Uncertainties and Projections

As neutrinos have no other property, these had to have mass which changes to make for another favour. But what if there is some property other than mass which changes to give different favours. Discovering of that property may project neutrinos as candidates for dark energy rather than the dark matter. There are some important arguments in favour of thinking on this line of approach. One is that neutrinos are not currently the favourite of cosmologists as solutions to dark matter problem, since in their calculations these do not cluster enough. Other is that by assigning them a mass we are leaving the decay to remain unaccounted for the violation of conservation of mass. Yet another indication is that from the extremely small values of neutrino interaction cross-sections with matter, throughout, from lower to higher energies which may have some deep implications. There is also a remarkable coincidence in nature


where is the time independent dark energy density and is the cosmological constant. The question is if there is a relationship between the energy of empty space and the neutrinos?

One possibility is to view dark energy as the latent heat associated with a first order transition that has not yet been completed. If the latent heat is associated with a potential and a scalar eld undergoing spontaneous symmetry breaking (giving mass to neutrinos in the process), then there might be a natural explanation for the coincidence described above.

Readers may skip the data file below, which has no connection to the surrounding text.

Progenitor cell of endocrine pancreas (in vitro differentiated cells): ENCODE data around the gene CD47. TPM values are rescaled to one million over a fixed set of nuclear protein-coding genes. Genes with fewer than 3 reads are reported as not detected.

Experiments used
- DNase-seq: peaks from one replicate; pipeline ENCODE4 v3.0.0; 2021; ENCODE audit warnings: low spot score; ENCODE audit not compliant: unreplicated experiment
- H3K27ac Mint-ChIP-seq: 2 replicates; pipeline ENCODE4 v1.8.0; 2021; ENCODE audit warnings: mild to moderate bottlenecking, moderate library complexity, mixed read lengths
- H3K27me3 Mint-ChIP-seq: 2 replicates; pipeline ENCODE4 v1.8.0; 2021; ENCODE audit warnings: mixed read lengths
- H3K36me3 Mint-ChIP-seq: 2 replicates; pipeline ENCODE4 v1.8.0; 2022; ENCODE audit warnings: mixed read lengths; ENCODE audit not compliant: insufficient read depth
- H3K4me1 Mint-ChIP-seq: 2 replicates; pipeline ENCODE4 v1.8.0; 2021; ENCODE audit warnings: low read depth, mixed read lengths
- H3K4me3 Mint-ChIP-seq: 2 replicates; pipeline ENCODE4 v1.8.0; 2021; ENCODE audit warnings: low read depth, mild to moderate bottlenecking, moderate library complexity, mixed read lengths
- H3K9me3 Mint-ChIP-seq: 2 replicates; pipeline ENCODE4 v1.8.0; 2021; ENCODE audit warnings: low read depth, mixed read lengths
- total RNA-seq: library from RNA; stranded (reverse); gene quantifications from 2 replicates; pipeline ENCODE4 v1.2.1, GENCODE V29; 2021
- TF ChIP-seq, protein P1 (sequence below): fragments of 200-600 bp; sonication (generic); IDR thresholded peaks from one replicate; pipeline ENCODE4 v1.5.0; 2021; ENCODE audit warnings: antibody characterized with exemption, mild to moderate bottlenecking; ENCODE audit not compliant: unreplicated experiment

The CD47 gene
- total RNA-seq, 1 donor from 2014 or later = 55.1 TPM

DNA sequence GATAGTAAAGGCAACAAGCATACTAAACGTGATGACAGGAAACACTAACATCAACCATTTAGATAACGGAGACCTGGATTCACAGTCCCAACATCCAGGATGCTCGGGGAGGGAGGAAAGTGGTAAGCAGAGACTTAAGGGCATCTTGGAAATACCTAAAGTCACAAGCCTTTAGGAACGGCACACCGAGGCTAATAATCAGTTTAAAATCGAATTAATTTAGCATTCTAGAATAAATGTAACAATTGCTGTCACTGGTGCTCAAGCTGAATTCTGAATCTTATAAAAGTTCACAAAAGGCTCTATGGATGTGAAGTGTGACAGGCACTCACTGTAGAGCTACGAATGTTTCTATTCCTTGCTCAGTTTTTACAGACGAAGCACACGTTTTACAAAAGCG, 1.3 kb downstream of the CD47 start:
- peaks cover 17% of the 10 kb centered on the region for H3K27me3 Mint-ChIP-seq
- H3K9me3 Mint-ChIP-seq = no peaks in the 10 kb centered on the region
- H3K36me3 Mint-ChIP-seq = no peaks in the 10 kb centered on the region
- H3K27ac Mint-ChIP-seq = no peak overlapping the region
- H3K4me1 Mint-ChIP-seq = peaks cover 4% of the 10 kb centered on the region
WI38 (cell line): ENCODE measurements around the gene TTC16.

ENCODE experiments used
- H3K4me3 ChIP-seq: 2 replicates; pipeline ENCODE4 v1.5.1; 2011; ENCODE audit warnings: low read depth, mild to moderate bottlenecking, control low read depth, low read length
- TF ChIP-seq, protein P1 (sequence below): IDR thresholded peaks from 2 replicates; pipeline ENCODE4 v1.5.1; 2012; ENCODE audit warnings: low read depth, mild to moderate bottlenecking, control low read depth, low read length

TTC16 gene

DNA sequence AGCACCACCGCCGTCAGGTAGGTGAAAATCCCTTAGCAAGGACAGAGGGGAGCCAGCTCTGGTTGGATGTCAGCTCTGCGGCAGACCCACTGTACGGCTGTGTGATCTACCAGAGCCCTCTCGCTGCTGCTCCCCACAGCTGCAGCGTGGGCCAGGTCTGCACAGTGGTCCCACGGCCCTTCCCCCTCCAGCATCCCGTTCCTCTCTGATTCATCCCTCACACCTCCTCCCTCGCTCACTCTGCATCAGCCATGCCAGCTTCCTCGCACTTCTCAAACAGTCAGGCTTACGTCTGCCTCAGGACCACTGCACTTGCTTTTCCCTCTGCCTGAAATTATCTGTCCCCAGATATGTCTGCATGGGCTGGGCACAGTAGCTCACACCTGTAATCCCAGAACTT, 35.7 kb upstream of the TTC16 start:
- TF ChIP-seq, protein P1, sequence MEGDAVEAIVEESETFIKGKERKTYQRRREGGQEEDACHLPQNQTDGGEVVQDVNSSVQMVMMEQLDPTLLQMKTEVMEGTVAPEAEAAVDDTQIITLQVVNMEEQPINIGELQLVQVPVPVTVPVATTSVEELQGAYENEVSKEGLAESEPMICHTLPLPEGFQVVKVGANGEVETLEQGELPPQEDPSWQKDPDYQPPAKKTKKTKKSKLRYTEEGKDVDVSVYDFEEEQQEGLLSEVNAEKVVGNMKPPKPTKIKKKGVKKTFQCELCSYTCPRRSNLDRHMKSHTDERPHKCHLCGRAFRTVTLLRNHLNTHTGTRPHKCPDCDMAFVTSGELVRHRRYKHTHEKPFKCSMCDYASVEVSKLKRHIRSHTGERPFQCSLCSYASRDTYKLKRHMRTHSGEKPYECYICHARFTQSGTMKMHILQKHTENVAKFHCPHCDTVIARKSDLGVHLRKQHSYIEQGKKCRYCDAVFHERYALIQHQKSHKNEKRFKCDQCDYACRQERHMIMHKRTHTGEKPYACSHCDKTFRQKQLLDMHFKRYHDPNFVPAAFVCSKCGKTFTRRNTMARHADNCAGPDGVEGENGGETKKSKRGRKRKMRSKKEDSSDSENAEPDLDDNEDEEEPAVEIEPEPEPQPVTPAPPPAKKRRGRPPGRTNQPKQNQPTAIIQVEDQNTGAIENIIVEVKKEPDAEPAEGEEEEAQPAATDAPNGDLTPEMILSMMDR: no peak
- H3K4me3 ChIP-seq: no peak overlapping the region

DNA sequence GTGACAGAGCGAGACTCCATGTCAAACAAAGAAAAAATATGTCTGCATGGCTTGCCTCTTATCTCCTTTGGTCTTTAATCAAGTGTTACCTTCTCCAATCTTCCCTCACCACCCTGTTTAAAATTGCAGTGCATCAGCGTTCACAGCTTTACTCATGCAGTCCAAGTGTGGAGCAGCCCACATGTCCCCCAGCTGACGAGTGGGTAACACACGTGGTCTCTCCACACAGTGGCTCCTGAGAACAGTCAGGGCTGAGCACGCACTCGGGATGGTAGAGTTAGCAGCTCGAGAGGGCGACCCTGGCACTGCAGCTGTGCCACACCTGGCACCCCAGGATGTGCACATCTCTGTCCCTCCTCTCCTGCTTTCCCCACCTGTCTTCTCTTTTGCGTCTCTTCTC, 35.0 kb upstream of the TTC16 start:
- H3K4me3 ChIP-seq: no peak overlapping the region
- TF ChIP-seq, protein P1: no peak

The relic neutrinos can be seen as the candidates for natural Dark Energy if these interact through a new force mediated by a light scalar eld of the dark sector. This idea is quite appealing and is substantiated by a host of arguments. Neutrinos are the only fermions which do not have right-handed components and since the discovery of neutrino oscillations, a deeper understanding of the neutrino sector including the origin of neutrino masses requires physics beyond the Standard Model. If the lepton number is violated, left-handed neutrinos are generally assumed to mix with dark right-handed neutrinos thereby acquiring small masses through the seesaw mechanism. Hence by these means the neutrinos are uniquely capable of opening a new window to the dark sector. Moreover, the scale relevant for neutrino mass squared differences as determined from neutrino oscillation experiments, m2 (10 2eV) 2, is of the order of the tiny scale associated with the Dark Energy density, (2 10 3eV) 4.